KATHMANDU, FEB 26 –
The PPA will now be 60 percent US dollars and 40 percent Nepali rupees. Previously, the Cabinet had decided to sign the agreement with the ratio 53 percent US dollars and the rest Nepali rupees.
The 37.6 MW project is located on the
border between Panchthar and Taplejung districts in eastern Nepal. “As this project is highly competitive compared to others, the ministry had decided to revise the currency structure in the PPA,” said energy secretary Hari Ram Koirala.
Previously, Butwal Power Company (BPC), the project developer, had pressed the ministry repeatedly to revise the structure stating that it could not sign the PPA in the previous currency model due to a depreciation of the Nepali rupee. The company had also said that a revision was necessary due to a rise in prices of construction materials.
The Energy Ministry had then sought the approval of the Finance and Law ministries. The Law Ministry had recommended to the Energy Ministry to revise the project development agreement (PDA) as well with the project. Officials at the Nepal Electricity Authority (NEA) said that it would soon sign the PPA with the project as per the revised structure. “Though the PPA has not been signed with the project formally, it has been handed over to BPC through open bidding,” said Energy Ministry spokesperson Sri Ranjan Lackoul. He added that the PPA had been agreed with the project at US cents 6.21 per unit.
The government approved the project on Oct 7, 2009 and awarded BPC the contract to build it under the build own operate and transfer (BOOT) model with a 35-year concession period. The government signed the project development agreement (PDA) with BPC to this effect on Jan 31, 2010.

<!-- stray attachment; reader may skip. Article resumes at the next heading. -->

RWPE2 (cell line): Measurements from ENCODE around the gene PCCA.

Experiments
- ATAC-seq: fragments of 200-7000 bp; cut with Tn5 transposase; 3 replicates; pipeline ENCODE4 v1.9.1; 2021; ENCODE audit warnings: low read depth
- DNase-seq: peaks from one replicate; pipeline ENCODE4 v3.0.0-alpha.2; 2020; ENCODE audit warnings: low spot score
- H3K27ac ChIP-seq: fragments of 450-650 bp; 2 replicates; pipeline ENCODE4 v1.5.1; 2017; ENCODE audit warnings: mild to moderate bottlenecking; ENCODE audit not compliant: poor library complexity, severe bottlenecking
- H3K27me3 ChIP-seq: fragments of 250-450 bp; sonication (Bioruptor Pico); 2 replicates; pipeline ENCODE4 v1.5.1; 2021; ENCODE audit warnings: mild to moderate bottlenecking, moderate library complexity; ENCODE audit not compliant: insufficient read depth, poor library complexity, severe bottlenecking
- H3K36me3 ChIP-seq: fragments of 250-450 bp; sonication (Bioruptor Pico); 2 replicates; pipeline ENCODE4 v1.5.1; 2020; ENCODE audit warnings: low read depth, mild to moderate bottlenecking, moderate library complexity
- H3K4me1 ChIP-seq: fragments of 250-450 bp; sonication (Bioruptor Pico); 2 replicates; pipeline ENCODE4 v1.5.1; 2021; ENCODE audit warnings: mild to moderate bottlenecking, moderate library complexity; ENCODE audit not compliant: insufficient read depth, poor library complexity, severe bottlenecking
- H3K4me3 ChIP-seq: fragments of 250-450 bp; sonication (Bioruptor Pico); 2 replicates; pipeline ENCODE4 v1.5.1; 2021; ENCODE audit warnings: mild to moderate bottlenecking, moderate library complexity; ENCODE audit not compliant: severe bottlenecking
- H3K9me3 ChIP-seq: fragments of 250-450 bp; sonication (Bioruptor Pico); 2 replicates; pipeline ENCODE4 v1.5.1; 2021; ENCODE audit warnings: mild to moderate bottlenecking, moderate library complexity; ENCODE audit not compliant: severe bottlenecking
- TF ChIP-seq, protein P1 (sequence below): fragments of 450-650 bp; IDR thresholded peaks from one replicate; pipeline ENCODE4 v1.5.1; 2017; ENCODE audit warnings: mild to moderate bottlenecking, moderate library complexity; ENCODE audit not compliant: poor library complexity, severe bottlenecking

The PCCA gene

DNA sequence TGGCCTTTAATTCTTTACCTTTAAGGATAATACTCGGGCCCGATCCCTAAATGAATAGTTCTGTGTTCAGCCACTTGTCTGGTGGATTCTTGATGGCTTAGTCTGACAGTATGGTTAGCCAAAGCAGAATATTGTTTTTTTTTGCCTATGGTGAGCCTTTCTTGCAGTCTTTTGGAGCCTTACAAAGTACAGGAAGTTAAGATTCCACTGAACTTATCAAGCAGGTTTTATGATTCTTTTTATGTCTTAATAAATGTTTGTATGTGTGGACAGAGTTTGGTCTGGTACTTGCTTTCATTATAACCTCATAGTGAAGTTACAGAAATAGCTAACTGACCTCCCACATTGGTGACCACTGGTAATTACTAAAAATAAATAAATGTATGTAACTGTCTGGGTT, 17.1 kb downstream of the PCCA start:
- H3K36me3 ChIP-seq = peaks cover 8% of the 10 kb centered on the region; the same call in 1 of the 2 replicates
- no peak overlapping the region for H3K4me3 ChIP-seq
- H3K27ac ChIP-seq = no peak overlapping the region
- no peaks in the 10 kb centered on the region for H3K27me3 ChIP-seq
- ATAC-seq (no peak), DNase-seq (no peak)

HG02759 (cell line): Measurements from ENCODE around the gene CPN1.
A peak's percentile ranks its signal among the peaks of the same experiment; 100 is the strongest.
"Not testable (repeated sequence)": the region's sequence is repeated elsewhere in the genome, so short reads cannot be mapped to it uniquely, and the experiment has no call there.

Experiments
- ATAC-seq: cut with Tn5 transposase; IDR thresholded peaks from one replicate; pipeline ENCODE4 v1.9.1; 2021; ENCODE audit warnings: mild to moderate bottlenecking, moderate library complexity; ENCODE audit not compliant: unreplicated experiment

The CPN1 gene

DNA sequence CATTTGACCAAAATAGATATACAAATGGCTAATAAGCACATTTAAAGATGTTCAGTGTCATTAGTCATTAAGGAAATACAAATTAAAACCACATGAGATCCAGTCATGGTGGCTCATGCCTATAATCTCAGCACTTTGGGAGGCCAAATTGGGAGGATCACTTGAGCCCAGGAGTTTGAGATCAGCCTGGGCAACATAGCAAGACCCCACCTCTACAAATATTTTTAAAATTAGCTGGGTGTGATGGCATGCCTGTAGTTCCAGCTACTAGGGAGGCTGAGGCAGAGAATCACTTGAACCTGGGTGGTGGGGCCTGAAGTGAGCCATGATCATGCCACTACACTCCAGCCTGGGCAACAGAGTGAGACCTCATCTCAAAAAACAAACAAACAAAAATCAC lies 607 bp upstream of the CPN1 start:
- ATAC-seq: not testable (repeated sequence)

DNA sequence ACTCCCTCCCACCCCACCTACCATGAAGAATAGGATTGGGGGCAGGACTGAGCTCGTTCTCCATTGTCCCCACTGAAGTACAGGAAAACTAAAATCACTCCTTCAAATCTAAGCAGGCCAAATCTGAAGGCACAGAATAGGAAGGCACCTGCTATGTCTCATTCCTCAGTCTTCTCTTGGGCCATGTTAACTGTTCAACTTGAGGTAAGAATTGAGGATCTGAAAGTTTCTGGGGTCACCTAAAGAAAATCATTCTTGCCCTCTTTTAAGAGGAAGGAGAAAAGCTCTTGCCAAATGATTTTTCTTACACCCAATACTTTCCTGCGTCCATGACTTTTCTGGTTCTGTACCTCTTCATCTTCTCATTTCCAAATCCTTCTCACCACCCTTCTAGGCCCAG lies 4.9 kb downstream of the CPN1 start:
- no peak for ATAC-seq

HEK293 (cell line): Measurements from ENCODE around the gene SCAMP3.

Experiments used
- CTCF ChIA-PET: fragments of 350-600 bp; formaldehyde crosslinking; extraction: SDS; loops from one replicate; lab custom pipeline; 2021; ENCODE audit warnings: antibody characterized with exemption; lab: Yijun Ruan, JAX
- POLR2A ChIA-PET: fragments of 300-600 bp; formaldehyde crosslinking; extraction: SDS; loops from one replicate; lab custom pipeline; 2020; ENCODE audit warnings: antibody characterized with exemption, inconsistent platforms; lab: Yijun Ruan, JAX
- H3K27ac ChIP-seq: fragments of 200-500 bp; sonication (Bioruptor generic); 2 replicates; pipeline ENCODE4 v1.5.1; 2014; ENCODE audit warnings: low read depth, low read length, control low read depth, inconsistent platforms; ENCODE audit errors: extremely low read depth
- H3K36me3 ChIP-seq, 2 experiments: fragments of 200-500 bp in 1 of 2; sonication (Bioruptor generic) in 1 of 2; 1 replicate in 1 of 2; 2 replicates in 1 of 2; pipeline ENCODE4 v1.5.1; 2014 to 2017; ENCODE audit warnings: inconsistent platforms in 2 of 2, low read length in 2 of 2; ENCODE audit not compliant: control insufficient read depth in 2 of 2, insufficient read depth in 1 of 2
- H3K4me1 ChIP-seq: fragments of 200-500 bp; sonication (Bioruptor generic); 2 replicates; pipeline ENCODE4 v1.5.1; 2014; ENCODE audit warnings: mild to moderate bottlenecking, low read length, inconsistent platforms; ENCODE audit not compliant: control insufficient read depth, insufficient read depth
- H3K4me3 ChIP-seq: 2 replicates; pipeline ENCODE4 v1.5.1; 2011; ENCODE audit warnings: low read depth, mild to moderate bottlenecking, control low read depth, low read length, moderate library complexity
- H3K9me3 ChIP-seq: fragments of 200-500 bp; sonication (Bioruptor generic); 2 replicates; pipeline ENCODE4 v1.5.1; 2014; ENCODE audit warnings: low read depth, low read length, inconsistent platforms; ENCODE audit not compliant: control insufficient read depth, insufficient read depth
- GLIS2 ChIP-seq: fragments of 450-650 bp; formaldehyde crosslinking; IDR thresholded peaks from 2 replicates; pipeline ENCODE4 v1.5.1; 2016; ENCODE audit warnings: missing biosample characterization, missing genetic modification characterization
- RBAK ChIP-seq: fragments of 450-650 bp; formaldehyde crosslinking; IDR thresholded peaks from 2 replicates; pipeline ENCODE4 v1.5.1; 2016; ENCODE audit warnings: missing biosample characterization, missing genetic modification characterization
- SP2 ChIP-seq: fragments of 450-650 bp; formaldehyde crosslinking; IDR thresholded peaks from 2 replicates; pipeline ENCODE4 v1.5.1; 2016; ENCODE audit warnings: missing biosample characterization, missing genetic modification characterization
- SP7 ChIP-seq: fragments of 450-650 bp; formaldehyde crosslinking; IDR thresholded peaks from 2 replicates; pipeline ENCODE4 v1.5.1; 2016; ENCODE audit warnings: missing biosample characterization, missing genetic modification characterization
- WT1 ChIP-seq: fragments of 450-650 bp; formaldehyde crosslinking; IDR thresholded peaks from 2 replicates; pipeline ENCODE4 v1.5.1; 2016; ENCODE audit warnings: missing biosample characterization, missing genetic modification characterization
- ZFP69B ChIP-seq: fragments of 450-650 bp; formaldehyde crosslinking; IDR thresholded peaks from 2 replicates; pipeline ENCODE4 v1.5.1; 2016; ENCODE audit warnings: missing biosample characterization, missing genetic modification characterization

The government had approved the project on Oct 7, 2009 and BPC had been awarded the contract to develop the project under the build own operate and transfer (BOOT) model through open competition with 35 years of procution licence. The government had signed the project development agreement (PDA) with BPC to this effect on Jan 31, 2010.
BPC has developed Kabeli Energy Limited (KEL), a special purpose vehicle (SPV), for the development of the project. The company has paid Rs 12 million as tax to the government for project development.
The government has taken a loan worth US$ 40 million from the World Bank at 4 percent interest and is lending the amount to BPC for project development at 10.5 percent. A high-level ministry official said that with the revision in the PPA structure, the government is likely to charge the project a higher rate of interest than decided previously.
The World Bank had decided to finance 40 percent of the total project cost through the Power Development Fund (PDF). Other international funding agencies and local banks were expected to provide 40 percent debt finance and the remaining 20 percent would be invested by the promoters as equity.
The government had prepared a feasibility report for the project in 1998 as per which its annual average energy generation is estimated as 201 GWh. The report had estimated the project to cost US$ 92 million. Though the project has been scheduled to start production in September 2015, the developer has not yet begun construction work.
Source : The Kathmandu Post